International Atomic Energy Agency (IAEA) inspectors are investigating evidence of past undeclared nuclear activities in Taiwan and Egypt, U.S. officials and sources close to the agency have confirmed. Although both countries are known to have had nuclear weapons programs in the past, there is no indication that either country is currently conducting nuclear weapons activity.
According to press reports that emerged in late 2004, the agency found evidence that both countries engaged in activities involving plutonium. Plutonium, when separated from spent nuclear reactor fuel, can provide fuel for specialized types of nuclear reactors but also explosive material for nuclear weapons.
The agency also found evidence that Egypt engaged in activities involving the production of material useful for a uranium-enrichment program. Highly enriched uranium can also be used in nuclear weapons.
IAEA Director-General Mohamed ElBaradei obliquely referred to the Taiwan and Egypt investigations in a Nov. 25 statement to the agency’s board of governors. Although the precise details of the IAEA’s discoveries are unknown, ElBaradei attributed the agency’s success generally to the “effectiveness of the tools of strengthened safeguards and the additional protocol.” ElBaradei cited the agency’s success in detecting undeclared nuclear activities in South Korea as an example. (See ACT, December 2004.)
IAEA safeguards agreements require states-parties to the nuclear Nonproliferation Treaty (NPT) to allow the agency to monitor their declared civilian nuclear activities in order to ensure they are not diverted to military use. Taiwan considers itself bound by the NPT, which it ratified in 1970, even though it is not recognized by the UN system (including the IAEA) as a sovereign state. Egypt acceded to the treaty in 1981.
NPT member states and the IAEA began to improve agency safeguards during the mid-1990s after secret nuclear weapons programs in Iraq and North Korea exposed weaknesses in existing safeguards. This effort had two components: strengthening safeguards at declared nuclear facilities and development of the additional protocol. The former includes measures, such as environmental sampling, that the agency can implement under existing safeguards agreements.
Additional protocols augment the agency’s inspection authority and require NPT parties to provide substantially more information to the IAEA regarding their nuclear-related activities and facilities.
Although the IAEA does not officially recognize Taiwan, the agency conducts inspections there in accordance with the additional protocol, which Egypt has not signed.
According to an Oct.13 Associated Press report, the IAEA has found evidence that Taiwan conducted plutonium-separation experiments until the mid-1980s. State Department spokesperson Richard Boucher told reporters the next day that the agency is “looking into these questions to evaluate Taiwan’s [nuclear] history.”
It is unclear whether the reports, if true, would provide new revelations about Taiwan’s plutonium-based nuclear weapons program. Taipei began the program during the 1960s but ended it in the 1970s in response to U.S. pressure.
Boucher said that Taiwan “worked under IAEA supervision and safeguards on plutonium at some point” during the 1970s. Whether Taipei ever separated plutonium, however, is unclear. According to declassified State Department documents, the United States had concerns in the mid-1970s that Taipei was secretly separating plutonium. Taiwan reportedly began building an additional facility that could separate plutonium in 1987 but again stopped because of U.S. diplomatic pressure.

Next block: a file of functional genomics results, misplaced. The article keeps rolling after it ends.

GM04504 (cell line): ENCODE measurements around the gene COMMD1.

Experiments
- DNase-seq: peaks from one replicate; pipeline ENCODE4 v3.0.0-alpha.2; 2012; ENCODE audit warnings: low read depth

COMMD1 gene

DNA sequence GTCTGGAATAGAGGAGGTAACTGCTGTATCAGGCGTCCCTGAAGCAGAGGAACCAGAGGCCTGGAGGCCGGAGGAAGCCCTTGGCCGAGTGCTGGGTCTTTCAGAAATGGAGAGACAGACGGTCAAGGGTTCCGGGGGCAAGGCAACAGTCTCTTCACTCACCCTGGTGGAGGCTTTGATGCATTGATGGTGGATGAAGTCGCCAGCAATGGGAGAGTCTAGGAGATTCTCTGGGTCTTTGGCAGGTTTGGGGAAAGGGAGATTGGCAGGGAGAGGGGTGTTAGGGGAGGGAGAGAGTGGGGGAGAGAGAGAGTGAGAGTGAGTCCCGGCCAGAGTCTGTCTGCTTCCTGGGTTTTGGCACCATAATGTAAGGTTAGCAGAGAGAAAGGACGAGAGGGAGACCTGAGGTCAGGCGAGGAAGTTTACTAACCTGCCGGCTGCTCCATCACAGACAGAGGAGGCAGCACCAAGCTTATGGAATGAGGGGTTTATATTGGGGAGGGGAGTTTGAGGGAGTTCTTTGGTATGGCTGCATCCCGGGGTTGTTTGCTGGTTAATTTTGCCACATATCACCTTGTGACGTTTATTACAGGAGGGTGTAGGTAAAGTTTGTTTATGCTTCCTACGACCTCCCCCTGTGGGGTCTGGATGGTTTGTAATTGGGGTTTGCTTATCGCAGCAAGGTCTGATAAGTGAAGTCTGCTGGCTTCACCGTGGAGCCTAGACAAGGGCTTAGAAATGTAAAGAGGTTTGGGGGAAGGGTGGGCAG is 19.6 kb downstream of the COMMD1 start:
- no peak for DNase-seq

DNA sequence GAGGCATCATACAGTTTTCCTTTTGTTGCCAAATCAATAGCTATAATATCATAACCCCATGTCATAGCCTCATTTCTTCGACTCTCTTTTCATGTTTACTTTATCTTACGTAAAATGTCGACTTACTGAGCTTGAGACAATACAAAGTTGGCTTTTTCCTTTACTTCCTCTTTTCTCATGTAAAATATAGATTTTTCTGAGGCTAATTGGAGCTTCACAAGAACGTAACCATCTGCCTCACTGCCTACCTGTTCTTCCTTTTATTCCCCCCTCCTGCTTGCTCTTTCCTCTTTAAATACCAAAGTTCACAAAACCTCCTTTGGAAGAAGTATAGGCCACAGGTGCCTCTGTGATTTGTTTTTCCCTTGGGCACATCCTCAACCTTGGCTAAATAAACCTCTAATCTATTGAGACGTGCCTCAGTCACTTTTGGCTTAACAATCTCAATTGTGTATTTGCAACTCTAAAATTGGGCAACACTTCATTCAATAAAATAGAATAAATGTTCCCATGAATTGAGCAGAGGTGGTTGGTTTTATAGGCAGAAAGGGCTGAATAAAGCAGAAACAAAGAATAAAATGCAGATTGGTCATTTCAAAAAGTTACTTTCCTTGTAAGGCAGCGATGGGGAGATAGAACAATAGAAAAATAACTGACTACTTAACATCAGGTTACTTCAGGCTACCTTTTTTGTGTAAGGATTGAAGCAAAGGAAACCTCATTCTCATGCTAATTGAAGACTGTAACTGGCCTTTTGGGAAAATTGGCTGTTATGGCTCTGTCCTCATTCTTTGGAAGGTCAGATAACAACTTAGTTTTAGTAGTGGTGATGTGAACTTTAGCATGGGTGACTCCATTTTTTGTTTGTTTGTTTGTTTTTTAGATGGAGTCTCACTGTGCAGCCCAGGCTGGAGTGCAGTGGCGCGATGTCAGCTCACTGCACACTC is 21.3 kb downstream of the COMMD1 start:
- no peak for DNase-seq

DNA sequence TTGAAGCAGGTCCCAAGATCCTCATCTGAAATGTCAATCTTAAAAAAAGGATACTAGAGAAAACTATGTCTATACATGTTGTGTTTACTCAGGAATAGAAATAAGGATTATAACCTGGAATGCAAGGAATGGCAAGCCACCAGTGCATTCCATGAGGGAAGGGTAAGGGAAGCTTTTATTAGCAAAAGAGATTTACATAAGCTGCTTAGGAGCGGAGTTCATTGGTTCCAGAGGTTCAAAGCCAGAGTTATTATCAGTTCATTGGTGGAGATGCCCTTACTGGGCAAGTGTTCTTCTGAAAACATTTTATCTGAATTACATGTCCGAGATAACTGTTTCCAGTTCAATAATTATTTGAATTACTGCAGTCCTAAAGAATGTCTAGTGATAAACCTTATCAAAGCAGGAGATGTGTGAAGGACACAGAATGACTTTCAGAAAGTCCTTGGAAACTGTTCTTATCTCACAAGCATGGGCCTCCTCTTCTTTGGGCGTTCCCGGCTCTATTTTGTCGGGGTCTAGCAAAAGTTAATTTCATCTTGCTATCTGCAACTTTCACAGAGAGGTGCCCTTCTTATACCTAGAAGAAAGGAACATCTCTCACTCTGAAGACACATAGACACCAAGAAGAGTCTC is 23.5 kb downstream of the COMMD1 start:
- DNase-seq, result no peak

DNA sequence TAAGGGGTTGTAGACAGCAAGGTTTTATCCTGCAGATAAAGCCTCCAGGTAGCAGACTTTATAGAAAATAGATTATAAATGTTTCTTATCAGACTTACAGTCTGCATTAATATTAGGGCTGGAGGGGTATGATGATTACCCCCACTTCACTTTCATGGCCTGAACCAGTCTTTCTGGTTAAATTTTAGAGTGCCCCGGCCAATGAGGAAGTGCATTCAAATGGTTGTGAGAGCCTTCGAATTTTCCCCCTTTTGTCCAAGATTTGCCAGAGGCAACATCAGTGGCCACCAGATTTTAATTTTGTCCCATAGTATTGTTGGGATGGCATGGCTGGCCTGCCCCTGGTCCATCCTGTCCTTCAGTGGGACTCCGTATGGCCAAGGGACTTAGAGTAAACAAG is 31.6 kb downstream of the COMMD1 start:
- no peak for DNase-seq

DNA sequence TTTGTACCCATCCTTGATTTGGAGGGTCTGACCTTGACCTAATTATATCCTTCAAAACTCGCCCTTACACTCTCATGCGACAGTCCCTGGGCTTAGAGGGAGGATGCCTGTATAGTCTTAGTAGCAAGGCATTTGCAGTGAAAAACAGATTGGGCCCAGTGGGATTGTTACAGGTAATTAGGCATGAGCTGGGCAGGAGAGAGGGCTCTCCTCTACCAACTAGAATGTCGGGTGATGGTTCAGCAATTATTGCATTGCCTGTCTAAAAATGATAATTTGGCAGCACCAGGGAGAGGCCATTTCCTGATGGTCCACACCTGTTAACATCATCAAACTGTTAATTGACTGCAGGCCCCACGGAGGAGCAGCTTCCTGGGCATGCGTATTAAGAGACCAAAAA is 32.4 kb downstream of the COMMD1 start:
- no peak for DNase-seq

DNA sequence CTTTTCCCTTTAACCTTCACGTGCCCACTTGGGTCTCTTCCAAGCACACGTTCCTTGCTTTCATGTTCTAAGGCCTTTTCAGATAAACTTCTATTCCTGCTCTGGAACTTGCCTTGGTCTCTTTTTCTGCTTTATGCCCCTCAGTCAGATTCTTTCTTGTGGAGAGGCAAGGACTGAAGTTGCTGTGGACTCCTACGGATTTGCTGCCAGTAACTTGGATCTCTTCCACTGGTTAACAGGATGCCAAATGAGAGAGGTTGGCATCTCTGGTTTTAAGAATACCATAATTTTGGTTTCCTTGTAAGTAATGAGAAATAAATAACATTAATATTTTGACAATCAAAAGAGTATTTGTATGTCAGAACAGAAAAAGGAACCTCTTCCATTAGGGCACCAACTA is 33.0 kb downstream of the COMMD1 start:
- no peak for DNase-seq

Washington continues to oppose Taiwanese reprocessing, a State Department official told Arms Control Today Oct. 18. Taiwan operates three nuclear power plants but does not possess reprocessing facilities.
The State Department official cautioned that the timeframe described in the initial reports might be inaccurate, saying that it is possible the reported experiments took place during the 1970s.
The deputy chairperson for Taiwan’s Atomic Energy Council denied that Taipei ever conducted plutonium-separation experiments, the Associated Press reported Oct. 15.
Confirming a Nov. 5 Associated Press report, another State Department official told Arms Control Today that IAEA inspectors have found “traces” of plutonium in Egypt. The agency found that “hot cell activity” had taken place, according to a different Vienna-based source close to the IAEA. Hot cells are shielded rooms useful for separating plutonium.
Egypt is known to possess hot cells but not nuclear power plants or reprocessing facilities. Egypt also has two research reactors. Cairo pursued a nuclear weapons program in the 1960s, but it made relatively little progress; its efforts waned during the following decade.
The official downplayed the reports, saying that there could be many benign explanations for the particles.
The Vienna source also said that Egypt had experimented with uranium compounds. These experiments included uranium hexafluoride, which is a key material in uranium-enrichment programs. Uranium enrichment increases the concentration of the U-235 isotope, a process that can produce either nuclear reactor fuel or weapons material.
ElBaradei told the IAEA board that cases “will likely continue to surface, in which the Agency finds that states have not in the past fulfilled all of their reporting obligations.” An IAEA official told Arms Control Today Dec. 9 that “there could well be other cases of bad housekeeping and possibly technical failures or worse” dating back to the 1970s and 1980s.
ElBaradei seemed to downplay the significance of any new revelations, stating that most cases are “failures” that can be discussed in the IAEA’s annual safeguards implementation report. Cases where the IAEA finds that “proliferation concerns exist or concealment is involved…will be brought to the attention” of the IAEA board, he added.